French luxury group LVMH has announced it is abandoning its appeal against the record-breaking fine it incurred for its secret stake in rival luxury house Hermes.
LVMH remained defiant, however, saying in a statement that it still disputed the ruling but had to consider the time and cost of further proceedings and focus on the management of its slice of Hermes.
Bernard Arnault's giant was hit with an €8 million penalty from the French financial regulator Autorite des Marches Financiers in early July for failing to comply with disclosure rules.
The sum is the harshest ever fine imposed by the AMF for this type of offence since its inception in 2003 when it was formed from the merger of three smaller regulatory bodies focusing on different areas of the financial markets.
The highest fine it can impose for non-disclosure offences is €10 million.
Shareholders in companies traded on the French stock exchange are obliged to disclose their stake in 5% increments – the AMF's investigation began in 2010 when LVMH suddenly announced it had managed to covertly acquire a 14.2% stake in Hermes.
LVMH built its Hermes shares through a complex web of equity derivatives purchased through foreign investment vehicles, ensuring none held more than a 5% stake.
The shares were later consolidated on LVMH's balance sheets.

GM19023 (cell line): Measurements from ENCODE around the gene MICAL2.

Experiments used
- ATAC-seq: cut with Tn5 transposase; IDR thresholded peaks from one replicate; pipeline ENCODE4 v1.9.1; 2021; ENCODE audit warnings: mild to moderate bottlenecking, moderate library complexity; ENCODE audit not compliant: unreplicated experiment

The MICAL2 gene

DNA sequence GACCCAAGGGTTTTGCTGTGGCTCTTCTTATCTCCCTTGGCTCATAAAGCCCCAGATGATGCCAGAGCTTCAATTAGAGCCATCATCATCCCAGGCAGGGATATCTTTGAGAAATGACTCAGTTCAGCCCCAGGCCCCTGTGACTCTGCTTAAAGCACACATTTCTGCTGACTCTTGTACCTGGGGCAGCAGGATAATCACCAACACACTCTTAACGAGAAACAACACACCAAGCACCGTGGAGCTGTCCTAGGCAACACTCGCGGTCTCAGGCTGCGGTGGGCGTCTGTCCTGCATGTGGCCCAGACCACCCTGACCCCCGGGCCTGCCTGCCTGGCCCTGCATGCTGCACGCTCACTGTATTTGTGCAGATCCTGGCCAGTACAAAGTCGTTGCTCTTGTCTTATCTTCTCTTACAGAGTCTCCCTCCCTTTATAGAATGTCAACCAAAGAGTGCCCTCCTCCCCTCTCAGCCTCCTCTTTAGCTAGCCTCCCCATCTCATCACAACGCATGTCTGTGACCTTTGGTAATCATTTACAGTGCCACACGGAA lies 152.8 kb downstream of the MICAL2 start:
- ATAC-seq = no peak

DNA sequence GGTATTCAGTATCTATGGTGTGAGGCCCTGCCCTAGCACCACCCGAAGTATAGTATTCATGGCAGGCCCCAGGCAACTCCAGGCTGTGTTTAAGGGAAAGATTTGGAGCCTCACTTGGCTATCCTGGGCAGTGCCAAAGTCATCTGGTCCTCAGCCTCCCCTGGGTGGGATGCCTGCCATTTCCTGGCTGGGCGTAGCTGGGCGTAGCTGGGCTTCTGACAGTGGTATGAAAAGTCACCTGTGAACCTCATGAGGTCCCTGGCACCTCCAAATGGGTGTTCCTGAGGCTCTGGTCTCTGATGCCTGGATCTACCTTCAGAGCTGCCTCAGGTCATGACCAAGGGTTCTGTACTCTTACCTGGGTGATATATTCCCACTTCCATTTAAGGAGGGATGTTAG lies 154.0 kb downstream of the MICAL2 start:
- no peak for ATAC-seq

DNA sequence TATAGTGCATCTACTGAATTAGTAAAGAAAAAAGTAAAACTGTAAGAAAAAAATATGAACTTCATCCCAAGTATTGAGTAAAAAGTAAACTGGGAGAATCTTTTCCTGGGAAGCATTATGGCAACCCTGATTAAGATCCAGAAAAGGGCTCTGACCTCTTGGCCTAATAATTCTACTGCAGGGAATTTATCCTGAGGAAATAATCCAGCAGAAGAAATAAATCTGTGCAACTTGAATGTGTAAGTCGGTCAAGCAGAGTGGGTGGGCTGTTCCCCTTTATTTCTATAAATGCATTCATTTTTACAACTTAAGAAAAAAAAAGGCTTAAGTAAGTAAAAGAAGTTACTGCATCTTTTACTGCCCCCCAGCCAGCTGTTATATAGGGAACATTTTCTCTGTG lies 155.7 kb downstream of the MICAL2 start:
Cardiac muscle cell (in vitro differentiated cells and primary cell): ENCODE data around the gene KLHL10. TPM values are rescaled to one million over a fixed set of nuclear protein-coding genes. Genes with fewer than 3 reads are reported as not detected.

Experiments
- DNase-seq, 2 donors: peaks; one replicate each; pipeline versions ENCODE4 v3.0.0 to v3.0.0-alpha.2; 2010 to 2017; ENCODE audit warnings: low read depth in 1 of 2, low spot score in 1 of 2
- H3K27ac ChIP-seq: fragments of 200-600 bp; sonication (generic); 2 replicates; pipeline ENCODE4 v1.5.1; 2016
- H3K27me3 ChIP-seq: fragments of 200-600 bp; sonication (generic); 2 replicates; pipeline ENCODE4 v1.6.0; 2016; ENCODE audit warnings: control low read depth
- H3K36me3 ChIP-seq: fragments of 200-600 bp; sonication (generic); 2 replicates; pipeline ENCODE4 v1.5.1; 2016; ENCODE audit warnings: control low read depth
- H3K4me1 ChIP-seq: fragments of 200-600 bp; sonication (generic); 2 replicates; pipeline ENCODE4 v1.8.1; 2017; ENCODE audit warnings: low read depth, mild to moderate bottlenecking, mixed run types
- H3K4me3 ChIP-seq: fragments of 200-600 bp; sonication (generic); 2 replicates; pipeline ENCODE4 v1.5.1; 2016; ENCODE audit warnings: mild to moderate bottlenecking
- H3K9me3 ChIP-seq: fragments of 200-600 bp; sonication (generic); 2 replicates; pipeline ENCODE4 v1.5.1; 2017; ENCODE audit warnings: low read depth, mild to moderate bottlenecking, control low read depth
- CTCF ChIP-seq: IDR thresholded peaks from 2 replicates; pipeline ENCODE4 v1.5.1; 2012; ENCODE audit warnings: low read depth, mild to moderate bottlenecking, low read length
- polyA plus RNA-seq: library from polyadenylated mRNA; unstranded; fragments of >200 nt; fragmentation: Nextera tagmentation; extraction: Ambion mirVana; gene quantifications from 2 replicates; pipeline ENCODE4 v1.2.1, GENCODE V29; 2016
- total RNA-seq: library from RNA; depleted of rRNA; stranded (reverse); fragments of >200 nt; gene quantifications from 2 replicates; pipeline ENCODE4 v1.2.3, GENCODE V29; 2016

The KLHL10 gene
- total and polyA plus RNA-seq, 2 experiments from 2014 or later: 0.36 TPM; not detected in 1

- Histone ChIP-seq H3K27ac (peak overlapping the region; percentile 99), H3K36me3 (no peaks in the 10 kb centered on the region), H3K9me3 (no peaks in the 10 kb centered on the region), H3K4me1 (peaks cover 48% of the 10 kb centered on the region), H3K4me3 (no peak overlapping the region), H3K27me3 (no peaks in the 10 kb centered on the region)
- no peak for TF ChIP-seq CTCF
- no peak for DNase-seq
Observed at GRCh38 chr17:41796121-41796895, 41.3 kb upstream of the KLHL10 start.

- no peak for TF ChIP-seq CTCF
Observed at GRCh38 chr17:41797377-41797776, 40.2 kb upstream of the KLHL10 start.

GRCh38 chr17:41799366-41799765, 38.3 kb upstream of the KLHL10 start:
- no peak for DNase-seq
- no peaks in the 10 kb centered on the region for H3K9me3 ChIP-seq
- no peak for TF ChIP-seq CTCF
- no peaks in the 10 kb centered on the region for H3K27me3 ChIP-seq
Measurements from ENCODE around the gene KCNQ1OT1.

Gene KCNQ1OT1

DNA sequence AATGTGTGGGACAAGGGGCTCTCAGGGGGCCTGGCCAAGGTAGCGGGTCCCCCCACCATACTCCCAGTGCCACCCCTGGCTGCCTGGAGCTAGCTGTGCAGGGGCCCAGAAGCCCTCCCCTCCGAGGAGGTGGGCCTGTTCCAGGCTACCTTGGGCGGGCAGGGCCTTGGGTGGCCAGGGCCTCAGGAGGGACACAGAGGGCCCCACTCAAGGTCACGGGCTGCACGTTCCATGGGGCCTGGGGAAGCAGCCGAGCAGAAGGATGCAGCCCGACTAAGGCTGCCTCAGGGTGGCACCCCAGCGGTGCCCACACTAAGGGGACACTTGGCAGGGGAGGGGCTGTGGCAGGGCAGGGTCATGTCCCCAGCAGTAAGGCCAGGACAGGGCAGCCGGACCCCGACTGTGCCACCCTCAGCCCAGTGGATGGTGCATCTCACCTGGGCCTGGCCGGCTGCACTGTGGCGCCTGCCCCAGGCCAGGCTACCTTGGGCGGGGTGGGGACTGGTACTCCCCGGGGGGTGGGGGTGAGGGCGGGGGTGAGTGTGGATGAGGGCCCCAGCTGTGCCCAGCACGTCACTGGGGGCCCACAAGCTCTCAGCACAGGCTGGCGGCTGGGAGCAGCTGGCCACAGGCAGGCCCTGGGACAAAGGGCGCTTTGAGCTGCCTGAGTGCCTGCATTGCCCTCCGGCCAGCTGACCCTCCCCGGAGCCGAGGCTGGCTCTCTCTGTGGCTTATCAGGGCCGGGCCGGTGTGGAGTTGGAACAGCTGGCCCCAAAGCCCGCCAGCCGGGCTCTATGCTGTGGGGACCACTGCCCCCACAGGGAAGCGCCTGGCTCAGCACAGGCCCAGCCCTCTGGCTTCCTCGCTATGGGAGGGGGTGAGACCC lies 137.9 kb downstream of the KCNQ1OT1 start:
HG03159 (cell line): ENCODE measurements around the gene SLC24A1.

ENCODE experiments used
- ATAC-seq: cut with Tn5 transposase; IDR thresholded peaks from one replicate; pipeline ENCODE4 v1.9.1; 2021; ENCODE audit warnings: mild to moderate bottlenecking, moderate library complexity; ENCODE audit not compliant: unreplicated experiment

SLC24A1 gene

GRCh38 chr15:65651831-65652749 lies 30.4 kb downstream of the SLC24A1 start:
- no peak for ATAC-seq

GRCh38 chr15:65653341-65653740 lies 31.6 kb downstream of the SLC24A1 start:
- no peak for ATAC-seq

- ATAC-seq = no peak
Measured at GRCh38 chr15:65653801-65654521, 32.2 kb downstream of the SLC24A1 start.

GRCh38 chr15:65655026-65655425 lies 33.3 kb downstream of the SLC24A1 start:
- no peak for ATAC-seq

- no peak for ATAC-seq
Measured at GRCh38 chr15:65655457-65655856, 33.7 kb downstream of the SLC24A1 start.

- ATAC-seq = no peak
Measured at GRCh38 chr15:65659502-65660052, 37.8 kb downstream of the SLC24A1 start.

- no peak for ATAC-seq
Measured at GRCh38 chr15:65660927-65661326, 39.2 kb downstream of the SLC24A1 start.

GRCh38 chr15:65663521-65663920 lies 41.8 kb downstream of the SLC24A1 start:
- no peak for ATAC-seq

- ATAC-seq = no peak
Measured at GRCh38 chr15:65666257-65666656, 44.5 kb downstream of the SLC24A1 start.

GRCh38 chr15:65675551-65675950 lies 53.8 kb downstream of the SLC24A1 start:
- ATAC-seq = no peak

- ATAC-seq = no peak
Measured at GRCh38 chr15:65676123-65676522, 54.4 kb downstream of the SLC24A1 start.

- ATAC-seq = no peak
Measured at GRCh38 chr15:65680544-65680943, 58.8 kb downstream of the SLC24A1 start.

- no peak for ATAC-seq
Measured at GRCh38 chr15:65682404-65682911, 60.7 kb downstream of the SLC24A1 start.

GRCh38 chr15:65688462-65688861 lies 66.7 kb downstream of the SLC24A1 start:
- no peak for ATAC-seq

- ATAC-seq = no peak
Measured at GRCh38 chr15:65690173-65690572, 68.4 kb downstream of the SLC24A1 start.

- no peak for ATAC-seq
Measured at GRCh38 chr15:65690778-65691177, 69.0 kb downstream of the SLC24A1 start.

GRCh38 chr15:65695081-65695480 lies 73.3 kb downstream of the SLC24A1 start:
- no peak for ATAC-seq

In its ruling, the Autorite des Marches Financiers said individually LVMH's actions did not breach regulations, but taken together they were a deliberate breach of disclosure requirements.
Hermes – controlled by the descendents of the founder Thierry Hermes – filed its own criminal case against LVMH for insider trading in June, which was immediately countered by a libel case from LVMH against Hermes.
The dispute between the two companies is still unresolved, and LVMH said: "LVMH will take all necessary action to end the baseless legal proceedings being pursued by Hermes management and to recover compensation for the serious harm their actions have caused."
Since 2010, LVMH has continued to increase its holdings in Hermes through stocks purchased on the open market, and its stake now stands at 23.1%.
Hermes saw revenues of €3.5 billion in 2012, but LVMH reported sales of €28.1 billion across its collection of luxury companies.